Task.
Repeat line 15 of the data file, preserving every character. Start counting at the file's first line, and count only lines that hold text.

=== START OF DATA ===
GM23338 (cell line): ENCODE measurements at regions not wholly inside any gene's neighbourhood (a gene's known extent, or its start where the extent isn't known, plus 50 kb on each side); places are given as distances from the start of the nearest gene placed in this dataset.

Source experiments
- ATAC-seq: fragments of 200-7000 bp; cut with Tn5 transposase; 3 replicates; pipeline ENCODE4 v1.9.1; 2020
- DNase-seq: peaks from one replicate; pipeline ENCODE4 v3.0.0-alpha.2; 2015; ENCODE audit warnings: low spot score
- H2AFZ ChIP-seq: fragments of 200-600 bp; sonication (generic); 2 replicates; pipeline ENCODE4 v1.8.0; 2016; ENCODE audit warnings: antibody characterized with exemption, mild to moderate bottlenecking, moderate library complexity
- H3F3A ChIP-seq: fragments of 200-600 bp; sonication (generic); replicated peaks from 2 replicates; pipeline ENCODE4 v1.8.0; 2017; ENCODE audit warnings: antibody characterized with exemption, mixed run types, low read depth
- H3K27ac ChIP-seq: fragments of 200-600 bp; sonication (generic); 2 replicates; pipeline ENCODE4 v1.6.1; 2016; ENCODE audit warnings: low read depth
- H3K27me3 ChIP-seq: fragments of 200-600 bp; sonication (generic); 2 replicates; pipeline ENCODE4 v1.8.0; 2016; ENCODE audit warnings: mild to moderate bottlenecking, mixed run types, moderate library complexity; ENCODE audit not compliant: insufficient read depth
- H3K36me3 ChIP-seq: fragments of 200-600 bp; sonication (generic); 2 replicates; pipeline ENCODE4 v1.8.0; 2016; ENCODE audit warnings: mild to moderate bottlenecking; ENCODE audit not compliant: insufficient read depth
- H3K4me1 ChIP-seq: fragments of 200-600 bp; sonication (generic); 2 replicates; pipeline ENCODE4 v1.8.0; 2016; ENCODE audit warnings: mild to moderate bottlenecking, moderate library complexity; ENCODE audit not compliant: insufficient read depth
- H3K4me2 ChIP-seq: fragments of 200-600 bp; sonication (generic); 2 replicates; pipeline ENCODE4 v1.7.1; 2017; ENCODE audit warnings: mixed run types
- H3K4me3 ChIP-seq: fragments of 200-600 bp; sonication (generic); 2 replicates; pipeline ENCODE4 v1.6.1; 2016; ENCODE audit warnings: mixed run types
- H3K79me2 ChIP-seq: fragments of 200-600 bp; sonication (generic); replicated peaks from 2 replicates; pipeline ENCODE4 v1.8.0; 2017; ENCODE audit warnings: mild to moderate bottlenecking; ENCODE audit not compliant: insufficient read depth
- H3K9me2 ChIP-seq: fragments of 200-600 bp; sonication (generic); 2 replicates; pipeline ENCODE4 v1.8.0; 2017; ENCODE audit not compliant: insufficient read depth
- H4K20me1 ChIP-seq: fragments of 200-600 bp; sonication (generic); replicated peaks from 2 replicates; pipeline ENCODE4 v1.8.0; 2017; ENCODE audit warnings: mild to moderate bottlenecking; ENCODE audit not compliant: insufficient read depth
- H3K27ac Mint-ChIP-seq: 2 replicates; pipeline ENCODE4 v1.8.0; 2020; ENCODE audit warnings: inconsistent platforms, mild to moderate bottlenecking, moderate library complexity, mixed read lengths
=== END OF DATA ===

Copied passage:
- H4K20me1 ChIP-seq: fragments of 200-600 bp; sonication (generic); replicated peaks from 2 replicates; pipeline ENCODE4 v1.8.0; 2017; ENCODE audit warnings: mild to moderate bottlenecking; ENCODE audit not compliant: insufficient read depth